Galaxy Clusters

Rich galaxy clusters are the most massive bound structures in the universe. Containing thousands of galaxies and reaching masses as high as a few times 1015 solar masses. The number density and clustering of galaxy clusters are sensitive probes of dark energy and gravity. The Dark Energy Survey will discover 100,000 galaxy clusters and will be the largest, most complete catalogue of its kind until the advent of the Large Synoptic Telescope. In addition to constraining the properties of dark energy, the catalogue will be used to study how galaxies evolve in the dense environment of a galaxy cluster. OzDES will gather redshifts of galaxy clusters in the DES supernova fields, which will hep calibrate photometric redshifts for the remainder of the DES cluster sample. For many clusters we will also obtain spectra of multiple cluster members, which can allow us to measure their masses dynamically.

Strong Lensing

Strong gravitational lenses provide unique information on both the lensing galaxy and the lensed object. For the lens we obtain measurements of total projected mass densities of individual galaxies, enabling cosmological tests and measurements of mass-to-light ratios, dark matter fractions, IMF slope, internal structures and central source properties not accessible by any other means. In addition, the magnified lensed galaxy allows important measurements of galaxy evolution at high redshift. The increased spatial resolution enables morphological probes of structure down to sub-kpc scales (e.g. stellar clumps) and the light amplification results in higher signal-to-noise for detailed spectroscopy. Following up gravitational lenses with OzDES will provide important redshift confirmation of the lensing systems, enabling a range of studies. The AAT will also enable lenses to be discovered spectroscopically (via background emission lines), as our LRG targets have large lensing cross-sections. This will allow detection of lenses with small Einstein radii not accessible to ground-based imaging.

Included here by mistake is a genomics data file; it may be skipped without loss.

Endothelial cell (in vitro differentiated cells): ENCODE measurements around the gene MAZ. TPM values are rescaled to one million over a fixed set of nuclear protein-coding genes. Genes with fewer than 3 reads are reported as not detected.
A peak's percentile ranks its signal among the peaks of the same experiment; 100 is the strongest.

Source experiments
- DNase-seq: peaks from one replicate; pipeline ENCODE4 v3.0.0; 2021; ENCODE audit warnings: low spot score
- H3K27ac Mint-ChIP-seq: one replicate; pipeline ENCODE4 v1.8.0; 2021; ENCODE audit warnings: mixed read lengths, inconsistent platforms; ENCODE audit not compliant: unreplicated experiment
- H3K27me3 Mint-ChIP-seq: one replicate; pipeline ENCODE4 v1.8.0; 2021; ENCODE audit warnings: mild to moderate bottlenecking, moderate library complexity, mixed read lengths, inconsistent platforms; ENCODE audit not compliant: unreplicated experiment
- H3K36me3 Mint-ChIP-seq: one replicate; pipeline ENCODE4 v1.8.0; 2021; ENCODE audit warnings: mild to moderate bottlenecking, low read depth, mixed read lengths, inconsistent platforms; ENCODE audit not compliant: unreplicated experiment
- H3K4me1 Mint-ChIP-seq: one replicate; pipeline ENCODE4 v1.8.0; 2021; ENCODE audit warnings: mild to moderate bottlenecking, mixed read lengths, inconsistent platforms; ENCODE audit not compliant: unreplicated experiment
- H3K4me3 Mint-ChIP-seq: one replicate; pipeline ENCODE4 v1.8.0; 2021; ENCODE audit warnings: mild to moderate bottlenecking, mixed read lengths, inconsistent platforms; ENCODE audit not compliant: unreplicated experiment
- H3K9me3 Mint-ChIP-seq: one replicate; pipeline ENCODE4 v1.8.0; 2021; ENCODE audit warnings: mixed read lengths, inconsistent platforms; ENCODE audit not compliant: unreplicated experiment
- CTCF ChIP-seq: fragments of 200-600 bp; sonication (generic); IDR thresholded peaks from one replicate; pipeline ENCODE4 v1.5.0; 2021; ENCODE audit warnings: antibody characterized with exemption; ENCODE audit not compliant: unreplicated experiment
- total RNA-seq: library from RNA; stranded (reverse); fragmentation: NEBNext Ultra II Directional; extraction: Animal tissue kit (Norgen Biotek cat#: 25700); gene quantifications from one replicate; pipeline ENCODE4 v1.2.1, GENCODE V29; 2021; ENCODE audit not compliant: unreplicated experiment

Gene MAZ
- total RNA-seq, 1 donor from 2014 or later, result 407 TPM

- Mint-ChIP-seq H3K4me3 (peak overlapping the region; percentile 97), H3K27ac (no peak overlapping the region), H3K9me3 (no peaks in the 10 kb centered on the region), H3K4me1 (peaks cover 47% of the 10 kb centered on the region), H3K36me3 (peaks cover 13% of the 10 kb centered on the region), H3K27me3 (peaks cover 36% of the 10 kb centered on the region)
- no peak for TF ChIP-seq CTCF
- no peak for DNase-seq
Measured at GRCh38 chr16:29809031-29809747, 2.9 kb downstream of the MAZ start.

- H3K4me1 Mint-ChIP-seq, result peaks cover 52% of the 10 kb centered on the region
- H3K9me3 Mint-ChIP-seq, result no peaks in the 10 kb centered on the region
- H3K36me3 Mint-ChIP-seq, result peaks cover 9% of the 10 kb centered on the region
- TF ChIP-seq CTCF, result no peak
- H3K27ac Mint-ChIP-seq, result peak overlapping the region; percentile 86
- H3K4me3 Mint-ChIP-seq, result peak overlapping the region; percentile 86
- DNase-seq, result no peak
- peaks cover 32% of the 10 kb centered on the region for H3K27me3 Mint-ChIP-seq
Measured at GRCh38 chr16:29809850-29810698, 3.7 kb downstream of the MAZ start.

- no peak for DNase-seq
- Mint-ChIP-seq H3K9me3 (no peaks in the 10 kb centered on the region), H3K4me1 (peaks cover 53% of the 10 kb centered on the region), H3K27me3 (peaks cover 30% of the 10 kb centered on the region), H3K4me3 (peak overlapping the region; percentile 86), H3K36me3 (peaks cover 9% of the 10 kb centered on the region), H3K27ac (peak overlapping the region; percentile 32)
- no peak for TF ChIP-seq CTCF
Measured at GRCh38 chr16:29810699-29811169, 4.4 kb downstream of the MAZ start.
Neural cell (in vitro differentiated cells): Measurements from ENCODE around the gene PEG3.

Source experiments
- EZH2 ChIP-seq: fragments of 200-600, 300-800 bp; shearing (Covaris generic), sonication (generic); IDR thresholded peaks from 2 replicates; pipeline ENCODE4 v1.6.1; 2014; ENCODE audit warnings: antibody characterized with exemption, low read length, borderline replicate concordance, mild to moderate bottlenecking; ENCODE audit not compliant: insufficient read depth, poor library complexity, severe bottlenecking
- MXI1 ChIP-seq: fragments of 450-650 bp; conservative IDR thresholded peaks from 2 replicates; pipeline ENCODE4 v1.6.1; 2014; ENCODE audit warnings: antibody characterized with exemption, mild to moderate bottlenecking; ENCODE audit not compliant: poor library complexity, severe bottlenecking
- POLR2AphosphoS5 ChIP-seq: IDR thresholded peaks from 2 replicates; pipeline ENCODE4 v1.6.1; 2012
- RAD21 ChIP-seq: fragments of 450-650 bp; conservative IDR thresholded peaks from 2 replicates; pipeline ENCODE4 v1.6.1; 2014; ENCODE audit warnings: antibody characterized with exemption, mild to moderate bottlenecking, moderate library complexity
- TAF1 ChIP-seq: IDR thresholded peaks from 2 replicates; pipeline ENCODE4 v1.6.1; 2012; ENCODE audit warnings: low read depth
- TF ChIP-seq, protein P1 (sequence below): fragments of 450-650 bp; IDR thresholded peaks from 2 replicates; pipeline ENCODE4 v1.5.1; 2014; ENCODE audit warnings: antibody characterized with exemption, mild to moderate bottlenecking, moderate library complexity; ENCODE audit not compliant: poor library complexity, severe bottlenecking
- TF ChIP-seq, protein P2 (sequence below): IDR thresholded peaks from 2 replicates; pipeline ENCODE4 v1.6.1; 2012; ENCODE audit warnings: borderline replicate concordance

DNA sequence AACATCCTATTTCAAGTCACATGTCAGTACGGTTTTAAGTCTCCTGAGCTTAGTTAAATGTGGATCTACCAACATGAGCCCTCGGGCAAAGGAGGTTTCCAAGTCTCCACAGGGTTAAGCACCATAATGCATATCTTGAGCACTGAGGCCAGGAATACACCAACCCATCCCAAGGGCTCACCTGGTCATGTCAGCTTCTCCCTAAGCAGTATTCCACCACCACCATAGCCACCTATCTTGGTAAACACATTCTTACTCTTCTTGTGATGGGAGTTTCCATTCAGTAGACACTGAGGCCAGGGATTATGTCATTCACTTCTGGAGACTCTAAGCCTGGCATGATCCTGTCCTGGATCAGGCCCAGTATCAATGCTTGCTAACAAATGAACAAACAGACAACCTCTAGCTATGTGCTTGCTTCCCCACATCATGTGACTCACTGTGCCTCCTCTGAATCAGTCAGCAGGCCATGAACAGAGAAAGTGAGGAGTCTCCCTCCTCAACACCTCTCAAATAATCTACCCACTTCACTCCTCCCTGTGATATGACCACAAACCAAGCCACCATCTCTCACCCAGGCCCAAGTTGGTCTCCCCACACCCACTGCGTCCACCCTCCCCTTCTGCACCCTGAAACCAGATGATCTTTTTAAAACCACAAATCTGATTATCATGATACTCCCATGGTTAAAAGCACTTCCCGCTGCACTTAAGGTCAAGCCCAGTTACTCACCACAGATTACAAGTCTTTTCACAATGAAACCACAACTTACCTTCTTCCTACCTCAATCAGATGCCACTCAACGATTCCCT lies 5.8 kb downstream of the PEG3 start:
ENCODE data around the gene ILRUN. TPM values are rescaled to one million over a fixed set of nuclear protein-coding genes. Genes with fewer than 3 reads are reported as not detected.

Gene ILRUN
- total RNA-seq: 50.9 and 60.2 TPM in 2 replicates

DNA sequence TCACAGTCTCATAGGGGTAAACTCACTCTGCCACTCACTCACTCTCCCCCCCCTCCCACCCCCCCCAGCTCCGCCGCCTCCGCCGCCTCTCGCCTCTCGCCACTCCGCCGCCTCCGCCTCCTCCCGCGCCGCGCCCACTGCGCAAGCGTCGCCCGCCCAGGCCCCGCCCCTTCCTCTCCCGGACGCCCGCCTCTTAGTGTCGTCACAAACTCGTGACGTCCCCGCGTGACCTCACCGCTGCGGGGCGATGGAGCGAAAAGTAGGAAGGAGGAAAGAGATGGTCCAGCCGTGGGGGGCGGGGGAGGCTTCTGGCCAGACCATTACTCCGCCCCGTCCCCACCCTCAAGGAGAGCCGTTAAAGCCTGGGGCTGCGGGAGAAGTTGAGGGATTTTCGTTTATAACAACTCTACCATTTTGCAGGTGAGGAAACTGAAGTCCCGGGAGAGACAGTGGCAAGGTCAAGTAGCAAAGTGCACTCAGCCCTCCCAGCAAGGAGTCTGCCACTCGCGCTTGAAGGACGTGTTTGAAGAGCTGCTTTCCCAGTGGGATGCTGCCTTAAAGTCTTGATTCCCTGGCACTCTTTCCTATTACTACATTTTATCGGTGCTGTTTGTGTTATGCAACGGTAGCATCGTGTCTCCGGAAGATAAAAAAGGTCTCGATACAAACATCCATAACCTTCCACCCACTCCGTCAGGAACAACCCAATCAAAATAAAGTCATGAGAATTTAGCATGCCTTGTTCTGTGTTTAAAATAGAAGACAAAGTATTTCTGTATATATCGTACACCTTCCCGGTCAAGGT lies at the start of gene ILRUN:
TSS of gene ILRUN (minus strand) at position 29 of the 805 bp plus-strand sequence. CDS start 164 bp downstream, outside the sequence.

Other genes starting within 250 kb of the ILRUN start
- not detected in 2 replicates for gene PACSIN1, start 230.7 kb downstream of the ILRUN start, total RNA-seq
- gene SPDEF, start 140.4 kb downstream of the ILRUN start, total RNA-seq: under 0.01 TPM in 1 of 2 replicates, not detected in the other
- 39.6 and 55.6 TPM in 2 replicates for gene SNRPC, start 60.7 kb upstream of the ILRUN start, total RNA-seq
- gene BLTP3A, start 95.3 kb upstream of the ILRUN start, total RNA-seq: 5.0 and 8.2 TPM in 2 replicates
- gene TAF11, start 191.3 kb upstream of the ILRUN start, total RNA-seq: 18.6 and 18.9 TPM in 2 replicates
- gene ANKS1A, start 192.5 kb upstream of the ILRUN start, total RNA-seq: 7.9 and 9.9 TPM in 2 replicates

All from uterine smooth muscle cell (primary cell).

Radio Galaxies

The Australian Telescope Large Area Survey (ATLAS) is a project to image six square degrees of the sky to an RMS of around 15uJy. ATLAS is the widest radio survey of this depth and covers the ECDFS and ELAIS S1 regions. The fields were chosen to cover the areas of the southern sky well studied at many other wavelengths, e.g. with Spitzer, Herschel etc. These deep radio observations cut through the obscuring dust and will allow us to trace the cosmic star formation history of the Universe as well as the history of jet-powered AGN. To study these phenomena we require luminosities, and hence redshifts, for all our sources. Radio sources tend to have unique optical photometry, which does not lend itself to traditional photometric techniques, since they are powered by diverse astrophysical processes. ATLAS is a precursor to the Evolutionary Map of the Universe (EMU) project with the Australian SKA Pathfinder which will have a similar depth and resolution, but will cover the entire southern sky visible from Western Australia. The OzDES ATLAS redshifts will provide a sample of radio sources with extremely high spectroscopic completeness providing a vital training set for statistical redshifts to be provided for the entire EMU dataset enabling many science goals covering cosmology and galaxy evolution.